Wasilla is located midway between the Matanuska and Susitna Valleys, on the George Parks Highway. It lies between Wasilla and Lucille Lakes, 43 miles north of Anchorage, about one hour's drive. The community lies at approximately 61.581390° North Latitude and -149.439440° West Longitude.  (Sec. 10, T017N, R001W, Seward Meridian.)   Wasilla is located in the Palmer Recording District.  The area encompasses 11.7 sq. miles of land and 0.7 sq. miles of water.  January temperatures range from -33 to 33; July temperatures range from 42 to 83. The average annual precipitation is 17 inches, with 50 inches of snowfall.

Wasilla was named after the respected local Dena'ina Indian, Chief Wasilla (also known as Chief Vasili). In the Dena'ina Athabascan Indian dialect, "Wasilla" is said to mean "breath of air." Other sources claim the Chief derived his name from the Russian language, and that "Vasili" is a variation of the Russian name "William." The townsite was established in 1917 at the intersection of the Carle Wagon Road (now Wasilla-Fishhook Road) and the newly-constructed Alaska Railroad. It was a supply base for gold and coal mining in the region through World War II. The Matanuska-Susitna valley was settled by many Colony homesteaders in the 1930s. Construction of the George Parks Highway through Wasilla in the early 1970s provided direct access to Anchorage. This enabled families to live in Wasilla and commute to Anchorage for employment. The City was incorporated in 1974.

The population of the community consists of 9.1% Alaska Native or part Native. Residents are close to the urban amenities of Anchorage, yet enjoy a rural lifestyle. During the 2000 U.S. Census, total housing units numbered 2,119, and vacant housing units numbered 140. Vacant housing units used only seasonally numbered 34. U.S. Census data for Year 2000 showed 2,451 residents as employed. The unemployment rate at that time was 11.16 percent, although 37.04 percent of all adults were not in the work force. The median household income was $48,226, per capita income was $21,127, and 9.59 percent of residents were living below the poverty level.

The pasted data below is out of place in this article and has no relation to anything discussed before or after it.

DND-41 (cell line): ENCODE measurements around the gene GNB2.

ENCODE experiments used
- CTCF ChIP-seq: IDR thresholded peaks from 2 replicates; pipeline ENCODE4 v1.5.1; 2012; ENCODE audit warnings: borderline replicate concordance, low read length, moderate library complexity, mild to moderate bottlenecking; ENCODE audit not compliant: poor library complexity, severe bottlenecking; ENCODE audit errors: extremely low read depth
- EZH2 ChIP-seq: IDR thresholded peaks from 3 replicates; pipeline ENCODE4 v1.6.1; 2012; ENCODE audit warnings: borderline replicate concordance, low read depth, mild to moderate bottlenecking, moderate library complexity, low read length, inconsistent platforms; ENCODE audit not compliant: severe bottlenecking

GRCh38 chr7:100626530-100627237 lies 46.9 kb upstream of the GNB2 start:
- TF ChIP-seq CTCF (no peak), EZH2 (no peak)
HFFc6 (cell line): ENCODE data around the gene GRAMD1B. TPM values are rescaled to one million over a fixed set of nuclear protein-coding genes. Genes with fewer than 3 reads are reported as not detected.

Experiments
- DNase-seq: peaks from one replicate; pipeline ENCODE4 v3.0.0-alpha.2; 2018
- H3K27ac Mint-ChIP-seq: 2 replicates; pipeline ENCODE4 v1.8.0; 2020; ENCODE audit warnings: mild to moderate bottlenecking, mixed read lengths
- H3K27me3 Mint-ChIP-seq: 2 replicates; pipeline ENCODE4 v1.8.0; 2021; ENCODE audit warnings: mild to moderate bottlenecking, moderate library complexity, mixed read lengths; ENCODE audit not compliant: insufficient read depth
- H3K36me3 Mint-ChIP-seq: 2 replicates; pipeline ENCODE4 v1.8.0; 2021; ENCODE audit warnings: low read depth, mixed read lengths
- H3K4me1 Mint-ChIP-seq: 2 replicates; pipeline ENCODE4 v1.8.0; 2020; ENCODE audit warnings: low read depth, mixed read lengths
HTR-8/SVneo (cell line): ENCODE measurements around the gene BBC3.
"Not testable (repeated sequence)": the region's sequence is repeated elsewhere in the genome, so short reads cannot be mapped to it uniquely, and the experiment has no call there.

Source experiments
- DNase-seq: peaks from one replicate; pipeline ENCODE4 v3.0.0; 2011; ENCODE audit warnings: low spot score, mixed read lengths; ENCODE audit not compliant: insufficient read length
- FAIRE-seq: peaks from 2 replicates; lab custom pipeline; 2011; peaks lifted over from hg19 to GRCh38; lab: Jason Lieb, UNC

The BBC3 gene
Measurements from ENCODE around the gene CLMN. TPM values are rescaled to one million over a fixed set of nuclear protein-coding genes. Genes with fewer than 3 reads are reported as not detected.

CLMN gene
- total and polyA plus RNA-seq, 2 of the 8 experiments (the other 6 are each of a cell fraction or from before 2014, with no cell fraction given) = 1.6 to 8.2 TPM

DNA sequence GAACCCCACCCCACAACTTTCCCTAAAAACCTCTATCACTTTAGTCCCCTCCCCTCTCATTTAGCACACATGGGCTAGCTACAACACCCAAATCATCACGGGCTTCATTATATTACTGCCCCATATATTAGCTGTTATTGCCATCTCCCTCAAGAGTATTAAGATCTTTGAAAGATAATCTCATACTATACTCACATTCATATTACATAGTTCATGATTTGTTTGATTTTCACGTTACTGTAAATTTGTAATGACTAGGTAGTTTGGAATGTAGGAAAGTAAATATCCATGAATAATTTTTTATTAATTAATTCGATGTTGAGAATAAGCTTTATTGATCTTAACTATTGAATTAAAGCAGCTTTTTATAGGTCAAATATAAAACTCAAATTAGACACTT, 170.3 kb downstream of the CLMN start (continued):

The majority of homes use individual water wells and septic systems, although the City operates a piped water and sewer system. Water is provided by a well at Spruce Avenue and two at Iditarod School, with a 2.3 million gallon storage capacity. Funds have been requested to develop an additional water source. Refuse collection is provided by a private company, for disposal in the Borough landfill. Residents also drop refuse at the Borough landfill in Palmer. Matanuska Electric Assoc. is part owner of the Alaska Electric Generation & Transmission Cooperative, Inc., which operates a gas turbine plant in Soldotna and also purchases electricity from Chugach Electric and the Bradley Lake Hydroelectric Project. Piped natural gas, provided by Enstar, is used to heat homes. Electricity is provided by Matanuska Electric Association. There are 15 schools located in the community,  attended by 6,700 students. Local hospitals or health clinics include Valley Hospital in Palmer (746-8600); Mat-Su Public Health Center (376-2437); Anchorage hospitals; numerous private.  Valley Hospital Association, Inc. is a qualified Emergency Care Center. Specialized Care: Alaska Addiction Rehabilitation Services/Nugen's Ranch (376-4534). Wasilla is classified as a highway town/Sub-Regional Center, it is found in EMS Region 2C in the Mat-Su Region. Emergency Services have limited highway, marine, coastal, floatplane, and helicopter access, and are within 30 minutes of a higher-level satellite health care facility. Emergency service is provided by 911 Telephone Service and volunteers  Auxiliary health care is provided by Wasilla Ambulance Service (373-8800/745-4811); Valley Hospital in Palmer or Anchorage hospitals.

Approximately 30% of the Wasilla workforce commutes to Anchorage. The local economy is diverse, and residents are employed in a variety of government, retail, and professional service positions. Tourism, agriculture, wood products, steel and concrete products are part of the economy. 120 area residents hold commercial fishing permits. Wasilla is the home of the Iditarod Trail Committee and Iron Dog Race.

The George Parks Highway, Glenn Highway, and other local roads connect the city to Anchorage, the remainder of the state and Canada. The Alaska Railroad serves Wasilla on the Fairbanks to Seward route. A City airport, with a paved 3,700' long by 75' wide airstrip, provides scheduled commuter and air taxi services. Float planes land at Wasilla Lake, Jacobsen Lake and Lake Lucille. There are ten additional private airstrips in the vicinity. Commercial jet flights are operated out of Anchorage International Airport.